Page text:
The shift among 401(k) advisors from a mainly commission- to a mainly feebased model continues at a brisk pace. Today, 41% of advisors say they are mainly fee-based, up from only 24% six years ago.
When it comes to recommending 401(k) service models to plan sponsors, do advisors stay within their comfort zone and generally recommend the same service model to most comers? Or do they move seamlessly from service model to service model, selecting different platforms based on the specifics of a case?
RIAs—both “pure” RIAs and dually-registered reps—are playing an increasingly prominent role in providing advisory services to 401(k) plans. It’s a two-way movement with RIAs expanding into the 401(k) world from wealth management and longstanding 401(k)-focused advisors reorienting their practices to become fee-based formal fiduciaries.
Half of all advisors with a 401(k) plan practice are actively pursuing the opportunity to generate Rollover IRAs from departing plan participants—50% say they “make a special effort” to do so.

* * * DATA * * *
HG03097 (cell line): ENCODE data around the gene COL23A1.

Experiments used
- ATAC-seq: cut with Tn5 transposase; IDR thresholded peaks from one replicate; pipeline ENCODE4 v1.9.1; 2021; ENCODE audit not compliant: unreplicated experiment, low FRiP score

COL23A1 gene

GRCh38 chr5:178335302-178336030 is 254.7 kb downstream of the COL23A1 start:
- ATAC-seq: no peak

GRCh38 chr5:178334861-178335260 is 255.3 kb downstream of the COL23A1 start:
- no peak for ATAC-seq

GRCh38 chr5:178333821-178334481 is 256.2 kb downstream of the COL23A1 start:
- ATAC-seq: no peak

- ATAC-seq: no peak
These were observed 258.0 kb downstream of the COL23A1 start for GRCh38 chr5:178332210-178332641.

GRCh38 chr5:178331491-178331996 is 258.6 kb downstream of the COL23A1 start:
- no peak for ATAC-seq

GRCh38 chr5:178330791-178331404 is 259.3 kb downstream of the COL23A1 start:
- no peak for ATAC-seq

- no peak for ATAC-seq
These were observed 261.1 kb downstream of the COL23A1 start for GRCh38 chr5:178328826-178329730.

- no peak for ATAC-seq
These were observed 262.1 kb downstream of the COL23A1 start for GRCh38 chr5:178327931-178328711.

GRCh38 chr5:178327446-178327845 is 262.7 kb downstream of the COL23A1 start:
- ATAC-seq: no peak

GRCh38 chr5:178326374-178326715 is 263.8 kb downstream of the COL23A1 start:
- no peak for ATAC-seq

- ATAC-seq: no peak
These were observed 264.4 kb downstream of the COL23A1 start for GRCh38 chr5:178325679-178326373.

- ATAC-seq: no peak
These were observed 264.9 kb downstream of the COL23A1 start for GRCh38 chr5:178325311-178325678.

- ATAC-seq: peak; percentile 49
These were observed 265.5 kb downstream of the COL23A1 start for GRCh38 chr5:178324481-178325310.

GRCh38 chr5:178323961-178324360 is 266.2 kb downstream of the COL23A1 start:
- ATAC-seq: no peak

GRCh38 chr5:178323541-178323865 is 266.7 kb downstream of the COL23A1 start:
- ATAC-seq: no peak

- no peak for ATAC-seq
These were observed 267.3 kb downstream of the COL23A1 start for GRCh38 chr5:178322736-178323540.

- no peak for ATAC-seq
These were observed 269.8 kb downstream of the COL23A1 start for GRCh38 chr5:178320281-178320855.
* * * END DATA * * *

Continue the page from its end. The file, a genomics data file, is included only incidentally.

The allure of collateral sales from a 401(k) book of business is a longstanding enticement to draw successful retail FAs into the world of employer-based retirement plans. Convert business owners and company executives into retail wealth management clients goes the argument. Harvest the Rollover IRAs. Sell group insurance or other business financial products to your 401(k) plan sponsors.
After nearly a decade of intense development, testing and promotion, guaranteed income features are available in only 10,000 to 12,000 defined contribution plans nationally, about two percent of the total. What gives?Advisors aren’t the problem. According to our current research, nearly seven in ten 401(k) advisors are at least somewhat interested in a guaranteed income feature within a DC plan. Among heavy advisors (the 25% of 401(k) advisors who derive 60% or more of their income from 401(k))...
Advisors active in 401(k) acquire about three plans per year on average, an annual sales number that rises to nearly seven plans for the typical Heavy advisor (one who derives at least 60% of total practice revenue from the sale and servicing of 401(k) plans).
Over the past five years or so RIAs rolled into 401(k) big time and in doing so rocked the once familiar business model of more traditional 401(k) advisors. We define two groups of 401(k)-active RIAs.
Section 401(k), added to the IRC by the Revenue Act of 1978, formally sanctioned the use of salary reduction as a source of tax-deferred retirement plan contributions. The law went into effect on January 1, 1980 and the first 401(k) plans became operational after the IRS issued regulations in late 1981 (though a few brave pioneer sponsors did jump the gun).